I got married to your baba and the greatest surprise I have ever had, came into my life. Along with you, however, also came feelings of worthlessness and inadequacy. I felt and still struggle to keep at bay, the self harming and ruinous feeling of not deserving you. Of not being good enough. Those feelings inadvertently contributed to me, on occasion, trying to distance myself from you and your baba, from your grammie and auntie Lynne, from your tete and jiddo, and from everyone else, friends and strangers alike.
I don't know if you will remember this, but right now I have written on the dresser mirror, in our bedroom, the following:
I am in Control
I am Worthy
I am Thankful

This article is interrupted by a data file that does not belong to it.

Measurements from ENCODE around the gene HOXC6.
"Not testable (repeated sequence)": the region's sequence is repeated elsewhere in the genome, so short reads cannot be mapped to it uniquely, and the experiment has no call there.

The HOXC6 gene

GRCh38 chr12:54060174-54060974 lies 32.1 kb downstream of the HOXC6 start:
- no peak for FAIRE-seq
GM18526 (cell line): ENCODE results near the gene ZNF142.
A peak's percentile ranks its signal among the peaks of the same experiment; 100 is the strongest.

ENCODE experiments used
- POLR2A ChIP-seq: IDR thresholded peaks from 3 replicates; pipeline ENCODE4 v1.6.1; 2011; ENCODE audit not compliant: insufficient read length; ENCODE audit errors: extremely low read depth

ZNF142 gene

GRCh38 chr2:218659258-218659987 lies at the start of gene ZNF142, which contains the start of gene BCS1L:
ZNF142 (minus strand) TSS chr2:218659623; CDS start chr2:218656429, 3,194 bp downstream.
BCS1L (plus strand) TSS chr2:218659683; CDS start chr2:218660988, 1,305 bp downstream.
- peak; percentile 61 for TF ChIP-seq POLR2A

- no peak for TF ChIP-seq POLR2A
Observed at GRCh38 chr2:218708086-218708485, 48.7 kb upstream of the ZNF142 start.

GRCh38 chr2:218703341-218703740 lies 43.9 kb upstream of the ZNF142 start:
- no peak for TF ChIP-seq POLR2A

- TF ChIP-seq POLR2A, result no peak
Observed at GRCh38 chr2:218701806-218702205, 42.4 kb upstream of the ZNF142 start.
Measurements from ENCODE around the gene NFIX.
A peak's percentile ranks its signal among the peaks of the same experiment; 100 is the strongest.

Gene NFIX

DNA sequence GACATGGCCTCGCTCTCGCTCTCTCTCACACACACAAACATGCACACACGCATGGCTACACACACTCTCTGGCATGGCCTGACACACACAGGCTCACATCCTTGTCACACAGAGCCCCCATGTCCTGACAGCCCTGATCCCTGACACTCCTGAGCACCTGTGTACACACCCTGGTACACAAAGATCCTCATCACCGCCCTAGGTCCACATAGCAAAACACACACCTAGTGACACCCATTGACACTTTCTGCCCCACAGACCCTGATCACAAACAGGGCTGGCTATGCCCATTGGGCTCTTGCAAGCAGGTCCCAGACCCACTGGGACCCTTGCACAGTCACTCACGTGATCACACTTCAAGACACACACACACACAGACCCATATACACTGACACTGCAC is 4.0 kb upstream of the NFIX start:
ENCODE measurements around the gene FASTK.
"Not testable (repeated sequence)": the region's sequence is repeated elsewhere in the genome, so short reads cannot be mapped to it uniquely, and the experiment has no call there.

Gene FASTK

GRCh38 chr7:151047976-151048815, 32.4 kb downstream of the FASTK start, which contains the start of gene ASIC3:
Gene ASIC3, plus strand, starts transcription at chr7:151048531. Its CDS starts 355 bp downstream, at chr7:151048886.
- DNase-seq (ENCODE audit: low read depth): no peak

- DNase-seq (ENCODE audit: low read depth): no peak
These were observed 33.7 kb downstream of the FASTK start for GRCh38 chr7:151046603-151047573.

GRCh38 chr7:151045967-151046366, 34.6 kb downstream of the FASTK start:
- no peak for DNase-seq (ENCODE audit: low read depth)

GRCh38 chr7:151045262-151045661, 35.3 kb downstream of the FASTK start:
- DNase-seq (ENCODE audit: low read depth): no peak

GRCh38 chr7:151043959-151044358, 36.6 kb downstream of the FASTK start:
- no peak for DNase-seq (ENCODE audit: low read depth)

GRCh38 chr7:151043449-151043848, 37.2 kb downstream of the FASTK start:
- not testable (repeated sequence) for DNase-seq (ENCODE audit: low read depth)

The reason why I am telling you all of this, is for you to have an explanation, as to why you will remember me in a positive light some times and in a negative one other times. I want to make it very clear that I have always loved you, even before you were conceived. That you were and always are wanted, and needed. That my behaviour at times was not a reflection on you. If you remember me as an angry person at times, it is probably because I was an angry person some times. I was bubbly, over joyous, sad, weepy, tired, and all the range of emotions in between. I was and still am struggling to get through the days. It would have been nice for you to have a mother who did not go through those phases. And I realize that I am being unrealistic, since those ranges of emotions exist in all of us and are experienced by all mothers out there. I just notice them more because I am paying attention to my moods. That is another part of this illness. I feel like I am self absorbed, and then I feel guilty about being self absorbed.